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To Kill a Mocking Bird Allusions

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Maddie Carroll

on 8 September 2013

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Transcript of To Kill a Mocking Bird Allusions

To Kill a Mocking Bird Allusions
Flagpole-sitting was a fad in the early 20th century. The fad was begun by stunt actor and former sailor Alvin "Shipwreck" Kelly, who sat on a flagpole, either on a dare by a friend,or as a publicity stunt
Chapter 3 page 32
"Atticus kept us in fits that evening, gravely reading columns of print about a man who sat on a flagpole for no discernible reason, which was reason enough for Jem to spend the next Saturday aloft in the tree house.
"A Man Who Sat On a Flagpole"
On the night before his crucifixion, Jesus prayed to the Lord: "Father, if you are willing, take this cup from me; yet not my will but yours be done [Luke 22:42]." By asking the Lord to "take this cup from me" he was praying that he might avoid his fate (in Greek, one of the figurative meanings for "cup" is "fate"). Uncle Jack's comment to Atticus calls upon this reference because he understands that his brother was not looking forward to his fate: having to defend Tom Robinson.
Chapter 9 page 88
"Let this cup pass from you, eh?"
"Let This Cup Pass From You"
Meaning: It means that when you are afraid of something, you should confront your fear and deal with the thing you are afraid of. If you avoid what you fear you will not make any progress and will remain stuck at that point until you pluck up the courage to do what you fear. Usually the FEAR of something, is much worse than the actual event turns out to be.
Chapter 1 page 6
"But it was a time of vague optimism for some people: Maycomb County had recently been told that it had nothing to fear but fear itself.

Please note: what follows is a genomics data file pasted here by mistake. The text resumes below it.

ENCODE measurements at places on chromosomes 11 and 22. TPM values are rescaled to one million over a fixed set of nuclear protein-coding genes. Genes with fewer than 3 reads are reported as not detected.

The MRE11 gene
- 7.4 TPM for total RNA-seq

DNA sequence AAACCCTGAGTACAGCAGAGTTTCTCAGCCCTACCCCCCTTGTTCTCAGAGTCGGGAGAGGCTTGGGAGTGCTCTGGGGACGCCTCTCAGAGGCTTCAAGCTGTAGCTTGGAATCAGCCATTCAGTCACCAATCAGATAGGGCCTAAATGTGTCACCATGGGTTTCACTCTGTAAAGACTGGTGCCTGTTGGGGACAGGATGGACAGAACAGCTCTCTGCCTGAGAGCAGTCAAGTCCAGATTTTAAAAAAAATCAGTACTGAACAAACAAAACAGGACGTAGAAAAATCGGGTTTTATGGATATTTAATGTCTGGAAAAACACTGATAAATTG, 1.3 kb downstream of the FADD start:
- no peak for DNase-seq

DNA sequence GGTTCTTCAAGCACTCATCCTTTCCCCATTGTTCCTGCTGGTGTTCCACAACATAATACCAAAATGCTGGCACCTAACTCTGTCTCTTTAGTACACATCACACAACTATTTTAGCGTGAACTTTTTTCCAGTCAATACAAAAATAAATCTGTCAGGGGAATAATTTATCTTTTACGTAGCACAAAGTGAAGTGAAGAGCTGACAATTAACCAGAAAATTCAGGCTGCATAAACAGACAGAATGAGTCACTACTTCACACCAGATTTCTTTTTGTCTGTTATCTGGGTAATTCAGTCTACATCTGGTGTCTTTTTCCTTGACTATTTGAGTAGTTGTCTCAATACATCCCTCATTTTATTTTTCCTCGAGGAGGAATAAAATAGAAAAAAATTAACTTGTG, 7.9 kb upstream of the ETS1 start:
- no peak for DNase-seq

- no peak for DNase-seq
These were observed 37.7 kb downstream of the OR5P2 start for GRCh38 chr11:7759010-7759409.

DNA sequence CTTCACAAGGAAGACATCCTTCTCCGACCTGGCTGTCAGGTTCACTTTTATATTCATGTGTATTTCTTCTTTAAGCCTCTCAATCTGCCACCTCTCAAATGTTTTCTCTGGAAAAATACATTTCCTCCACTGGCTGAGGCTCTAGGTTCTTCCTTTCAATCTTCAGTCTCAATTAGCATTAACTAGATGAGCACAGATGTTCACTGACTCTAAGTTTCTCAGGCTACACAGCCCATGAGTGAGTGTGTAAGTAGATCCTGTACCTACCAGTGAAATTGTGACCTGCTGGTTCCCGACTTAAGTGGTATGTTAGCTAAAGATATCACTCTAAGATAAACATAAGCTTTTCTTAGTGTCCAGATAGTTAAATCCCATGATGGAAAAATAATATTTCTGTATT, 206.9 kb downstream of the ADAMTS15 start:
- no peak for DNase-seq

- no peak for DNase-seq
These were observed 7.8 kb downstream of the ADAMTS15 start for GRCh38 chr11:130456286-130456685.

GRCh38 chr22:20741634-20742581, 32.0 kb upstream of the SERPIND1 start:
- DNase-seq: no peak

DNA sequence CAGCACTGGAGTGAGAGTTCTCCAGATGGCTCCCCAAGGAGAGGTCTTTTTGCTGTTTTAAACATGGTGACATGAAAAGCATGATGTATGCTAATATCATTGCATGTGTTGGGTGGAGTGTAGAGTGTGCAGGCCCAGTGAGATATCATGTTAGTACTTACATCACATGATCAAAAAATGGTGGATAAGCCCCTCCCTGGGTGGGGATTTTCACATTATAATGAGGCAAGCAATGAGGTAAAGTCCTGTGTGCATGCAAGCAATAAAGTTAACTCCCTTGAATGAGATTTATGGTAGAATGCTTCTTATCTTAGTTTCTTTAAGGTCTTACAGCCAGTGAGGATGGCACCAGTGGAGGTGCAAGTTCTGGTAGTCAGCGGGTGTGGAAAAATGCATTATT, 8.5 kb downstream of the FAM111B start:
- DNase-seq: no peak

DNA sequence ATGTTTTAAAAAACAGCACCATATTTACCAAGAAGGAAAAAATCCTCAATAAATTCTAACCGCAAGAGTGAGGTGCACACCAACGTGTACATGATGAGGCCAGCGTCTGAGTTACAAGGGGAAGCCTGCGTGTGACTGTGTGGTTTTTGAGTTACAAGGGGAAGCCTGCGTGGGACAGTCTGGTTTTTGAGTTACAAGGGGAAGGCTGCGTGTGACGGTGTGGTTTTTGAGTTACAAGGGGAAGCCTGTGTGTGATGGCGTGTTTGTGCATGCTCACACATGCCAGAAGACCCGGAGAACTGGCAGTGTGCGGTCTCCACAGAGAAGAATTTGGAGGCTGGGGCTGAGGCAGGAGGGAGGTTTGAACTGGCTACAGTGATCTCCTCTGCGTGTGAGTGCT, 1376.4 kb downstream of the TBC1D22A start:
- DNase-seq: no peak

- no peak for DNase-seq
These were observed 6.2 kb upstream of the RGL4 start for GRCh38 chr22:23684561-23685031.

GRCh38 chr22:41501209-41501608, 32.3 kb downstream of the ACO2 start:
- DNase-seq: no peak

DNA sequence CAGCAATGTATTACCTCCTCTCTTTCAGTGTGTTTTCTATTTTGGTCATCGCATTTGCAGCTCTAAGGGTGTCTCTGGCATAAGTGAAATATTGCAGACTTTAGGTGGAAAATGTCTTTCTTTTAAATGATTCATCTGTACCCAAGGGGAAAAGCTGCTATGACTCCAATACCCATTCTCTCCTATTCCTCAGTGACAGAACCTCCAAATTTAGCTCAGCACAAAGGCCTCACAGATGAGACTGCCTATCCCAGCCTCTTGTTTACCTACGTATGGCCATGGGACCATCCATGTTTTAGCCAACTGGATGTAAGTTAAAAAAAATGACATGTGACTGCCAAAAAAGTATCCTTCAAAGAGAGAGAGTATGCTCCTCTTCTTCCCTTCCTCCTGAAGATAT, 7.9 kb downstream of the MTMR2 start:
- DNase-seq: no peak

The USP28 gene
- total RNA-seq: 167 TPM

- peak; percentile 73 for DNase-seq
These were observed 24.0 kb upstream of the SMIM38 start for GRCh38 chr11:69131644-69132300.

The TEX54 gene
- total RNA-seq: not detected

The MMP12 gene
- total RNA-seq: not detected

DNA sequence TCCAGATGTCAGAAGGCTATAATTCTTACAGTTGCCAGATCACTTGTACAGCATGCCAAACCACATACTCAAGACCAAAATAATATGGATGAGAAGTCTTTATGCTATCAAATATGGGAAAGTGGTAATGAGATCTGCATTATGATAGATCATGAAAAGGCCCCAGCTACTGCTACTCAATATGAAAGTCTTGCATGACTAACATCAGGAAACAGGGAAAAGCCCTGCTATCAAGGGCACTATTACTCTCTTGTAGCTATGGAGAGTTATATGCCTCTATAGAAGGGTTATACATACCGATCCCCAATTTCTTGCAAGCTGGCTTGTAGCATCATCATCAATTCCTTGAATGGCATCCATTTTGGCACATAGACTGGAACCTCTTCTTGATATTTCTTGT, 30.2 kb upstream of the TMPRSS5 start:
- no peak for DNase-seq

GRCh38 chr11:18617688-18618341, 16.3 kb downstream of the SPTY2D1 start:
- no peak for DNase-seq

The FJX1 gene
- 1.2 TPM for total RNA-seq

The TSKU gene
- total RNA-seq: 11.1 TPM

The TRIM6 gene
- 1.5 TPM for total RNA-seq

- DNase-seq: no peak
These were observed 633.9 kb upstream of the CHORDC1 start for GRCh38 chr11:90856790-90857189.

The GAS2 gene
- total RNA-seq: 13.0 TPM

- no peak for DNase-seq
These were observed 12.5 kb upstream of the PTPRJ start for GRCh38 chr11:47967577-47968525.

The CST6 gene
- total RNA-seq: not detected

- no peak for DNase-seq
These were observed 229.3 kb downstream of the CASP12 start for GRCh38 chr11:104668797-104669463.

"Nothing to Fear But Fear Itself"
This is a line of the song "When They Ring the Golden Bells" by Cyber Hymnal.
Chapter 12 page 121
"There's a land beyond the river." Miraculously on pitch, a hundred voices sang out Zeebo's words. The last syllable, held to a musky hum, was followed by Zeebo saying, "That we call sweet forever."

"There's a Land Beyond the River That We Call Sweet Forever"
Nearer, My God, to Thee" is a 19th-century Christian hymn by Sarah Flower Adams, based loosely on Genesis 28:11–19, the story of Jacob's dream
Chapter 15 page 148
"I watched him take his seat on the third row from the front, and i heard him rumble
"Nearer My God to Thee
a flavored soft drink that originated in America. It was introduced in 1924 by Chero-Cola/Union Bottle Works.
Chapter 16 page 160
"In the far corner of the square, the Negros sat quietly in the sun dining on sardines, crackers, and the more vivid flavors of Nehi Cola.
"Nehi Cola"
The "Ladies' Law" states: "Any person who enters into, or goes sufficiently near to the dwelling house of another, and, in the presence or hearing of the family of the occupant thereof, or any member of his family; or any person who, in the presence or hearing of any girl or woman, uses abusive, insulting, or obscene language, must, on conviction, be fined not more than two hundred dollars, and may also be imprisoned in the county jail, or sentenced to hard labor for the county for not more than six months."
Chapter 27 page 250
"you don't have to touch her, all you have to do is make her afraid, an' if assault ain't enough to keep you locked up awhile, I'll get you on the ladies law so stay outta my sight!"
"Lady's Law"
Prohibition in the United States was a national ban on the sale, production, and transportation of alcohol, in place from 1919 to 1933.
Chapter 16 page 159
"As the county went by us, Jem gave Dill the histories and general attitudes of the more prominent figures; Mr. Tensaw Jones votes the straight Prohibition Ticket; Miss Emily Davis dipped snuff in private; Mr. Byron Waller could play the violin;Mr. Jake Sladewas cutting his 3rd set of teeth.
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